"Everyone Thought There Will Be Recession, But...": Economist On US Risks

Speaking to NDTV, Neelkanth Mishra, who is the Chief Economist for Axis Bank, said India should focus on macroeconomic stability.

Neelkanth Mishra said fertility rate is falling in India and net savings increasing

New Delhi:

The US economy may slow down by mid next year and that will hurt the global gross domestic product (GDP), a top economist has said. In an exclusive conversation with NDTV, Neelkanth Mishra, who is the Chief Economist for Axis Bank and the part-time chairperson of the Unique Identification Authority of India, said China will grow slowly but won't collapse, while the US is likely to see problems in the next 12-18 months.

"China will grow slowly. It is a tightly controlled model, everything is state owned, state controlled and further intensified. Instead of people's expectation of growing at 5 per cent, China will grow at 2 per cent. But it is not going to collapse. The problem in the next 12-18 months is going to be the US," Mr Mishra told NDTV. The US election which is coming up makes the issue even more interesting, he added.

"Everyone thought there will be recession this year, there was no recession. Now suddenly people have gone to the other extreme of euphoria, that is soft landing, that they will be able to bring down inflation without causing a recession. But this was achieved by a significant expansion in fiscal deficit. What happens is say in a year when your fiscal deficit was supposed to be 5 per cent, you have 8-9 per cent fiscal deficit. That 3-4 per cent expansion is extra spending, so it supports the economy," Mr Mishra said.

"If next year they keep it at 8-9 per cent, there is no further stimulus. There are many fault lines in the US economy, real estate, commercial real estate, a lot of loans haven't rolled over. If you take a fresh mortgage in the US today, the rate will be 7.9 per cent. The average effective rate is 3.6 per cent because everyone takes fixed rate mortgages in the US. The impact of the rate increase hasn't even shown up. When that starts happen in mid next year, that's what we need to be worried about," the top economist said.

"If India grows at 10 per cent nominal, we are going to add to 40 basis points to the global economy. That is a large part of the global GDP, but not enough to move the global GDP. But if the US slows down sharply, the whole world economy will slow down," he said.

India Impact

Asked about how this could impact India, Mr Mishra said the effects could be felt through four pathways. Services growth, which is already slow, would get slower. 

"If the US sees a recession. Our IT services industry and our business services exports could be hit. Services exports make up 10% of India's exports. If they fall a lot, we could lose 1% of GDP growth," he said.

The second pathway is the impact on goods exports. The economist said goods demand will fall. "It is already low in China, Europe and Japan and was above trend in the US. This could affect India's goods exports," he warned.

The bigger risk, he said, is dumping of products in India. Mr Mishra pointed out that If India remains the only country where demand is resilient, every manufacturer would like to sell here. This would adversely affect Indian manufacturers. 

The fourth problem is that a US recession would affect the yield on its government bond.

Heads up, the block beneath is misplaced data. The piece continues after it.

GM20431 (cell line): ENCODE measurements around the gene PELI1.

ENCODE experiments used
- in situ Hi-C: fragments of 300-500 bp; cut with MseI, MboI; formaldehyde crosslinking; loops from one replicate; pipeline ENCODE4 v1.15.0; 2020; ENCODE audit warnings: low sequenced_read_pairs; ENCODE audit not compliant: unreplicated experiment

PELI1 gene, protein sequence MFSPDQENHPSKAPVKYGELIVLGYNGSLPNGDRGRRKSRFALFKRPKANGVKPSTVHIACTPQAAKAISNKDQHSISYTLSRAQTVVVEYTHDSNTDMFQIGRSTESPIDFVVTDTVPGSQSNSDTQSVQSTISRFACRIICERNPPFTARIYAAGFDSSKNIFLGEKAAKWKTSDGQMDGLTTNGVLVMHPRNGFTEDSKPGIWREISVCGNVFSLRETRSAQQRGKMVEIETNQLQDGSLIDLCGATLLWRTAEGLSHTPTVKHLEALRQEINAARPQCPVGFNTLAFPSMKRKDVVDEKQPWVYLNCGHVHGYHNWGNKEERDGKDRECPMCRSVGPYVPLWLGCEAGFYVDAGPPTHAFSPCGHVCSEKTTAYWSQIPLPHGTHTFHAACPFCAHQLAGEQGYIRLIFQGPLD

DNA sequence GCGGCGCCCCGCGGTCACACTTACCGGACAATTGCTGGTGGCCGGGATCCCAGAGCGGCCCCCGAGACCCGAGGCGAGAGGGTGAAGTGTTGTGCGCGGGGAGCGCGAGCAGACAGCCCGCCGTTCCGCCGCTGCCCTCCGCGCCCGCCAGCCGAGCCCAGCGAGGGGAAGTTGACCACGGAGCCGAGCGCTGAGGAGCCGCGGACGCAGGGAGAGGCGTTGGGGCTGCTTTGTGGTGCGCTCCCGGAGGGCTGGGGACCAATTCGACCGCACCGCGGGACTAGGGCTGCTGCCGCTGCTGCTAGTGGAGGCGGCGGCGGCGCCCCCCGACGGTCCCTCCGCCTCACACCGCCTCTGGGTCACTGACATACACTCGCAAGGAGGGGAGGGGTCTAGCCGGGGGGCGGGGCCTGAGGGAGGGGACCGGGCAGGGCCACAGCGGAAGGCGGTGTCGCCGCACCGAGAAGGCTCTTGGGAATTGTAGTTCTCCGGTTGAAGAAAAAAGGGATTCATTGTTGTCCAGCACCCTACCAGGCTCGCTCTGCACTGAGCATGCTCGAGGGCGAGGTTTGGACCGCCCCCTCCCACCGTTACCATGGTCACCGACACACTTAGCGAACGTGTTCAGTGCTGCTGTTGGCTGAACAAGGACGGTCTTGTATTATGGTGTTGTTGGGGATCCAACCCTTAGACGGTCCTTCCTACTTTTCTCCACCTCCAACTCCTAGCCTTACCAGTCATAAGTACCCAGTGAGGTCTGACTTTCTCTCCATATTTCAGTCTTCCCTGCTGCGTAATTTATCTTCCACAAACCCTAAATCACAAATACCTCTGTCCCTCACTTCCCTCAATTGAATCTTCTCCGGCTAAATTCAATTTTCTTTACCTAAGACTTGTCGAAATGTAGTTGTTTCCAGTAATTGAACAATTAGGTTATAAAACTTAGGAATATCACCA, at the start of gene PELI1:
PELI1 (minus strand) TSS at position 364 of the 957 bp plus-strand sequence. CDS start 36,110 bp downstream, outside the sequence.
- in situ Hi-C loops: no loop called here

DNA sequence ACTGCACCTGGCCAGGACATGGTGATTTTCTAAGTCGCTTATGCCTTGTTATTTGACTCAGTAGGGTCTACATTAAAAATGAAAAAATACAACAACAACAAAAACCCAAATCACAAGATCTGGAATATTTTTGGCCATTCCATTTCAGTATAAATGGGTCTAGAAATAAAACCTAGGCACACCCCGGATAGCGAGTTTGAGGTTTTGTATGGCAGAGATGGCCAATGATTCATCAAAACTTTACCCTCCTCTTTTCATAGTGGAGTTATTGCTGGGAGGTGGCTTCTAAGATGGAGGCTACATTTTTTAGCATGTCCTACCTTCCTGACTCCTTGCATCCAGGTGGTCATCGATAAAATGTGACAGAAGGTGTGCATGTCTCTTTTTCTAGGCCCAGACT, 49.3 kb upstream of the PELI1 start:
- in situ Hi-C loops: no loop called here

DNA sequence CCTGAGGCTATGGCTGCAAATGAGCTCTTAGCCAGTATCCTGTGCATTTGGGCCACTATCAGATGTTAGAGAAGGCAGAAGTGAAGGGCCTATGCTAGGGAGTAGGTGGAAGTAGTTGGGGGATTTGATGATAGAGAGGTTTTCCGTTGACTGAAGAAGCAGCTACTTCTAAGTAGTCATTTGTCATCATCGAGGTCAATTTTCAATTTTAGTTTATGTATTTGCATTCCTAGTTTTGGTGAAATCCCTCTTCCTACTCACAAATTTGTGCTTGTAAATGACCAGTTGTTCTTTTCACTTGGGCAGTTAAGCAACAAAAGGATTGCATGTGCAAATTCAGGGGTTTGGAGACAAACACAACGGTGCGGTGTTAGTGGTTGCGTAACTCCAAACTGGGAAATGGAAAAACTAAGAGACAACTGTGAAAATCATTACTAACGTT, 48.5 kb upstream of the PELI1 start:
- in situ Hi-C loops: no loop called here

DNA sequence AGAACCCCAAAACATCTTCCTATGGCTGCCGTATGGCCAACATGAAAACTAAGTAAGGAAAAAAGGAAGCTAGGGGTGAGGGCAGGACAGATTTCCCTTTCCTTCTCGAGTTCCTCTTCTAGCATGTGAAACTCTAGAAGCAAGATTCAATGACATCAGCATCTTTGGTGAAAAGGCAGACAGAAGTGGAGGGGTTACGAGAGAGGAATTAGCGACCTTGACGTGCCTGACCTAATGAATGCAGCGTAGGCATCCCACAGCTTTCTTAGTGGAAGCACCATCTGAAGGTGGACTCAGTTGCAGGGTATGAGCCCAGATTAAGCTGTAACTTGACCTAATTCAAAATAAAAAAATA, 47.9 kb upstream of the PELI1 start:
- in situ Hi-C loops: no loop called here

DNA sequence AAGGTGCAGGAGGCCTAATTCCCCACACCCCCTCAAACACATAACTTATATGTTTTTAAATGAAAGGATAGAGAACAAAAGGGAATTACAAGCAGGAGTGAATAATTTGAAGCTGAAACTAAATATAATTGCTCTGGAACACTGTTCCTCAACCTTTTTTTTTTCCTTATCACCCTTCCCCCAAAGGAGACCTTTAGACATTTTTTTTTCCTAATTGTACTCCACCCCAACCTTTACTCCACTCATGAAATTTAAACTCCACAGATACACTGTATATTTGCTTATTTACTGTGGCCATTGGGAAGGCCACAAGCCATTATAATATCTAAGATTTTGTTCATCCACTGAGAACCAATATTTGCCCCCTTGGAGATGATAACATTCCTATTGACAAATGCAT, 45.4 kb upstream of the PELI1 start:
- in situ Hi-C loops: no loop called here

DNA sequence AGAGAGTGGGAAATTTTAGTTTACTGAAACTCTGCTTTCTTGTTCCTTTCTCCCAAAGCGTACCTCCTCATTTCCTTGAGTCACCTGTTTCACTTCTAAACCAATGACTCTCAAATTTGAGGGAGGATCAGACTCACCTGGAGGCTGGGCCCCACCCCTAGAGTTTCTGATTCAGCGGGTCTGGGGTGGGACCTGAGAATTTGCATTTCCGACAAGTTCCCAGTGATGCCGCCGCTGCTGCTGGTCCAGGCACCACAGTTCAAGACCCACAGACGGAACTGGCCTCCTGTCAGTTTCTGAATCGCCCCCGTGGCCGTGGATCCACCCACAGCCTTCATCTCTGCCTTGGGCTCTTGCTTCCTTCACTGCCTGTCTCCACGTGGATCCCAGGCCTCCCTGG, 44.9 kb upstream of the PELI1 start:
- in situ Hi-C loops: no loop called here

"Cost of capital would go up for the other economies. Good borrowers in India, like famed steel companies, would get dollar loans easily earlier. But such loans have not been available for the past 6-8 months. This would bring about a lot of volatility in financial markets like bond markets and equity markets," he said. 

Preparing The Country

"Price of crude oil has already started falling in the past two-three days because people have started fearing a recession. If the US goes into a recession in May-June next year, oil prices will come down. On the other hand, if oil prices rise, it will have a negative impact on the Indian economy," he added.

On the steps India can take to tackle all of this, Mr Mishra said the focus should be on macroeconomic stability, as opposed to risk-taking, to be able to deal with the waves of turbulence. "Macroeconomic stability gives you growth for a longer term," he asserted.

State Vs Centre

Asked about Morgan Stanley's report stating that if India gets a stable government after 2024, the stock market will rise by 10% and could fall by 20-60% if that does not happen, the economist said this is a very wrong way of thinking.

"The impact of the central government on the economy comes in the medium term. It can be seen in a big way, but in 3-5 years. State governments have a bigger role to play in the near-term economic momentum - whether investments are being done by foreign and private companies - and this will not change," Mr Mishra said.

He pointed out that the fertility rate is falling in India and the net savings are increasing. 

"This is being seen in the increased investment in equity markets - 30-35 billion dollars are being invested each year. A change in government will not affect this. Housing construction is behind this current strength in India's economy, and this will not change either. Nobody will stop building their house if the government changes. According to me, this kind of sensationalist forecast is totally wrong," he said.

What The Middle Class Should Do

On whether he has any advice for the middle class, Mr Mishra said, "The next year or year-and-a-half will be very turbulent for the global economy. If we are lucky, that is. If not, it could extend to five years. I would advise precaution. Looking at the Indian economy in the next 5-7 years, I don't see too much of a cause for worry. Its trajectory looks good for now."

.